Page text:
Papa Married a Mormon made its initial appearance in McCalls magazine in 1955 and later became a bestseller for Prentice-Hall and a selection of two book clubs. Mammas Boarding House and Uncle Will and the Fitzgerald Curse followed soon after, butMorePapa Married a Mormon made its initial appearance in McCalls magazine in 1955 and later became a bestseller for Prentice-Hall and a selection of two book clubs. Mammas Boarding House and Uncle Will and the Fitzgerald Curse followed soon after, but good luck finding either of them.Born in Price, Utah, in 1907 to a Scandinavian Mormon mother and an Irish Catholic father, he grew up influenced by both cultures.
He left Utah behind at age eighteen, working at such varied jobs as playing in a jazz band, working in a bank, and serving as an overseas newspaper correspondent. At the time of his first break into the national literary scene, he was a purchaser for a steel company in California. Fitzgerald began writing Papa Married a Mormon, a family history about his boyhood, to fulfill a promise made to his mother on her death-bed. She implored him to tell the story of those who settled the west. Not so much a story of the Mormons, but of the people themselves – specifically Fitzgerald’s family and members of the Mormon/Gentile community in which they lived.Set in the fictional southern Utah community of Adenville, Fitzgerald creates a nostalgic picture of small town life in early 1900s.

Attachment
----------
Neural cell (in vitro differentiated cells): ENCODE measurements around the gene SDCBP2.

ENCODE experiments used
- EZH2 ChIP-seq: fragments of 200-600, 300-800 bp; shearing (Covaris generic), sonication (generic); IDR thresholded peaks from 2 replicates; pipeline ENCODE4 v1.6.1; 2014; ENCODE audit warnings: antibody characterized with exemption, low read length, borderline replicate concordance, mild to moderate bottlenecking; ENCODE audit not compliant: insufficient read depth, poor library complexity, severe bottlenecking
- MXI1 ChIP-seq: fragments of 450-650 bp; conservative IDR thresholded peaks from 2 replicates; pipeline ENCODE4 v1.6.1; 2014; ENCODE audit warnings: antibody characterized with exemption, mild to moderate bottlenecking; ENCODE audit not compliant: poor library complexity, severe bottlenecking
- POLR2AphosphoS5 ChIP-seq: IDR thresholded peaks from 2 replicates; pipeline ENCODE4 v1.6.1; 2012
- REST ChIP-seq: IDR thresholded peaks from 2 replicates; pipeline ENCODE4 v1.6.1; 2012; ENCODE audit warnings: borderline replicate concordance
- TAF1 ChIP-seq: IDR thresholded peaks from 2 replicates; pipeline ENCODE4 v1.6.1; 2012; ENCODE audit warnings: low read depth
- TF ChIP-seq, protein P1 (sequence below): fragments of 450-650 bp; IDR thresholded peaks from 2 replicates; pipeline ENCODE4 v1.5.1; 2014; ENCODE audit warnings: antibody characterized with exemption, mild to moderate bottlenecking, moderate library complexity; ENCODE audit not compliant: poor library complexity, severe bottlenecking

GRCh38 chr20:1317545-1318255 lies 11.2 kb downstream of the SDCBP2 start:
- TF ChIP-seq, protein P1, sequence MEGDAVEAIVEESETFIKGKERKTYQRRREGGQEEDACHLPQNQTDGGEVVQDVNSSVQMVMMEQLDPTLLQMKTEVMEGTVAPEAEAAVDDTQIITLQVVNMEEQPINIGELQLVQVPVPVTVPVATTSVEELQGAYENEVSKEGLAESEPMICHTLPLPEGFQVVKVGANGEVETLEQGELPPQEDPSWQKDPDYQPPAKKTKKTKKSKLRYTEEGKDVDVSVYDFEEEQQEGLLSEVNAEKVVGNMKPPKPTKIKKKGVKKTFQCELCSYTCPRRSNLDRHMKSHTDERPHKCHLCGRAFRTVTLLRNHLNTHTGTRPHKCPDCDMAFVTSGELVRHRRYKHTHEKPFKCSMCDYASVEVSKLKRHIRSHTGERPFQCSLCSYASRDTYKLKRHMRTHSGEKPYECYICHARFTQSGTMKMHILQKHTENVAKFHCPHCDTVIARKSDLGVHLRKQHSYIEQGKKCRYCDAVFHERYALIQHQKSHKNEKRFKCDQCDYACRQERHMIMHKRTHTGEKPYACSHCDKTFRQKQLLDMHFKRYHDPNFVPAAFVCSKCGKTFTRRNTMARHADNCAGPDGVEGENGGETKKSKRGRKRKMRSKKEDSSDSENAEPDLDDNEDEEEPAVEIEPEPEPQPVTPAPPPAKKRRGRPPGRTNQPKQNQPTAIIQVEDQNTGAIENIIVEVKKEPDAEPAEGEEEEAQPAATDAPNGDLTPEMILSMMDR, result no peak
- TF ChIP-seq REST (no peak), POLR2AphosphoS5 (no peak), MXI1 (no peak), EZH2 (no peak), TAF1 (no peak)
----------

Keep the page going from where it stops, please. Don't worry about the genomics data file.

The story tells of the conflicts between the Mormons and gentiles within the community, and how leaders on both sides managed to unify the town, despite their differences and animosities. Because many parts of the book are similar in prose to Mark Twain’s Tom Sawyer and Huck Finn novels, Papa Married a Mormon fits the mold of a Victorian look at an era long gone.Reference: The Promise Is Fulfilled: Literary Aspects of John D. Fitzgeralds Novels, by Audrey M. Godfrey. Retrieved February 11, 2008 from: https://mldb.byu.edu/94/godfrey.htm